Coordinates: 52°20′31″N 2°16′34″W / 52.34182°N 2.27624°W / 52.34182; -2.27624
From Wikipedia, the free encyclopedia

High Street
Stourport-on-Severn is located in Worcestershire
Location within Worcestershire
Population20,653 (2021 Census)[1]
OS grid referenceSO812715
• London135.4m
Shire county
Sovereign stateUnited Kingdom
Postcode districtDY13
Dialling code01299
PoliceWest Mercia
FireHereford and Worcester
AmbulanceWest Midlands
UK Parliament
List of places
52°20′31″N 2°16′34″W / 52.34182°N 2.27624°W / 52.34182; -2.27624

Stourport-on-Severn, often shortened to Stourport, is a town and civil parish in the Wyre Forest District of North Worcestershire, England, a few miles to the south of Kidderminster and downstream on the River Severn from Bewdley. At the 2021 census, it had a population of 20,653.[1]

History and early growth[edit]

Map of Stourport, 1942
Astley Hall, Stanley Baldwin's home between 1902 and 1947

Stourport came into being around the canal basins at the Severn terminus of the Staffordshire and Worcestershire Canal, which was completed in 1768. In 1772 the junction between the Staffordshire and Worcestershire and the Birmingham Canal was completed and Stourport became one of the principal distributing centres for goods to and from the rest of the West Midlands. The canal terminus was built on meadowland to the south west of the hamlet of Lower Mitton. The terminus was first called Stourmouth and then Newport, with the final name of Stourport settled on by 1771.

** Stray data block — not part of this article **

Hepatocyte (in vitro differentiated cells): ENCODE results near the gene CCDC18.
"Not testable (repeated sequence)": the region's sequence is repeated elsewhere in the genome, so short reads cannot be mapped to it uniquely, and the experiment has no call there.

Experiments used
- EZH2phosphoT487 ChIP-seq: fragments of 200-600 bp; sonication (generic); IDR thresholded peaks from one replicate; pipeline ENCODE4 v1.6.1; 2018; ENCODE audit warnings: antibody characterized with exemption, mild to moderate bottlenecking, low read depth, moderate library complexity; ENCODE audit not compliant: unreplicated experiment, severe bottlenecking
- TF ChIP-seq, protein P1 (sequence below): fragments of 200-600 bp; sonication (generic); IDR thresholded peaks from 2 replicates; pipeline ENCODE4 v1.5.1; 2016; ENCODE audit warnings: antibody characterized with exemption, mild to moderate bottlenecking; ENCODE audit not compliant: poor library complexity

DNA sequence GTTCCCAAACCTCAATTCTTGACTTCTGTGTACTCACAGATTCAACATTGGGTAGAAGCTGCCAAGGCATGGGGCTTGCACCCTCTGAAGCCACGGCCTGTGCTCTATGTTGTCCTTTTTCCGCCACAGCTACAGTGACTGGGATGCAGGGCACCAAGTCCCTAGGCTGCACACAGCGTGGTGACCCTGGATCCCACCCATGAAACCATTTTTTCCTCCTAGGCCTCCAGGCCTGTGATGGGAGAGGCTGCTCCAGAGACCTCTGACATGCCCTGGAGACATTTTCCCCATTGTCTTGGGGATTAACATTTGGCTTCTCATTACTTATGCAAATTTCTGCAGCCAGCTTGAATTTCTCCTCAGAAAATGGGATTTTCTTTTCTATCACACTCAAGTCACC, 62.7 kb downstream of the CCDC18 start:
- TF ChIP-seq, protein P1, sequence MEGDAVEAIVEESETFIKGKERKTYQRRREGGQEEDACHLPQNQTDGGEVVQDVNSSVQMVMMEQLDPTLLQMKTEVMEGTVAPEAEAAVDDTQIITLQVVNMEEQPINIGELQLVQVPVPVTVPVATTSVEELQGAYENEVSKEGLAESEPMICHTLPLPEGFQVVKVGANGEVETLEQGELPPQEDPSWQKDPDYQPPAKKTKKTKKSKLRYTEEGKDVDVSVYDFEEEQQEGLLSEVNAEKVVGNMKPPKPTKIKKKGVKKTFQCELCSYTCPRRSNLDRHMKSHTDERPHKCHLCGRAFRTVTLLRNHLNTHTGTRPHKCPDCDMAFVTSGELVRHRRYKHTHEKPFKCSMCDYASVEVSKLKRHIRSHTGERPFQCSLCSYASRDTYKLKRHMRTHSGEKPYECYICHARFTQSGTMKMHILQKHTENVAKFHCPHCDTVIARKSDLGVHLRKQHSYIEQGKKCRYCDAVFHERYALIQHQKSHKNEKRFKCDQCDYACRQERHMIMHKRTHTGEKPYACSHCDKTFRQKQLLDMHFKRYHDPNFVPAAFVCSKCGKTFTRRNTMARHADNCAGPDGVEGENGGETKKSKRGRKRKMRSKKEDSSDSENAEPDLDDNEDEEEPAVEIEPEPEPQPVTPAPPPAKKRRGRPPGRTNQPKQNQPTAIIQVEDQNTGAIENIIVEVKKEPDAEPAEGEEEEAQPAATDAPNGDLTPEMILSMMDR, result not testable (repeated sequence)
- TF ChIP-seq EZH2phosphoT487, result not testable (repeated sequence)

The population of Stourport rose from about 12 in the 1760s to 1300 in 1795. In 1771 John Wesley had called Stourport a "well built village" but by 1788 he noted that "where twenty years ago there was but one house; now there are two or three streets, and as trade increases it will probably grow into a considerable town". In 1790 he found the town "twice as large as two years ago".

With the completion of the Worcester and Birmingham Canal in 1816, the revenue of the Staffordshire and Worcestershire Canal plunged sharply and from 1812 the population of Stourport scarcely rose, with many male workers leaving the town.

Stourport Road Bridge

In the area close to Stourport there are several large manor and country houses, among which Witley Court, Astley Hall, Pool House, Areley Hall, Hartlebury and Abberley Hall (with its clock tower) are particularly significant. Hartlebury was the residence of the Bishops of Worcester from the early 13th century until 2007, and Astley Hall was the home of Prime Minister Stanley Baldwin, who died here in 1947.

The George Gilbert Scott church replaced an earlier brick church of 1782 by James Rose.[2] This building was never finished, and after suffering storm damage, had to be partly demolished. The current St. Michael's church sits partially within its ruins. The Font was salvaged from the ruins of the old church, and is still used in the current building.

In 1944, the town was the location of a famous address to US army troops by general George S. Patton.[3]

In 1968 the Transport Act designated the canal a "cruise way" for pleasure purposes.[4]

The town is the birth place of singer-songwriter Clifford T. Ward. [5]

See also[edit]


  1. ^ a b "Stourport". City population. Retrieved 25 October 2022.
  2. ^ The Buildings of England: Worcestershire, Nikolaus Pevsner, 1968 Penguin. p271
  3. ^ "The Famous Patton Speech". Retrieved 17 April 2018.
  4. ^ "A brief history of Stourport". Retrieved 17 April 2018.
  5. ^ "Clifford T Ward". The Guardian. 22 December 2001. Retrieved 22 February 2022.

External links[edit]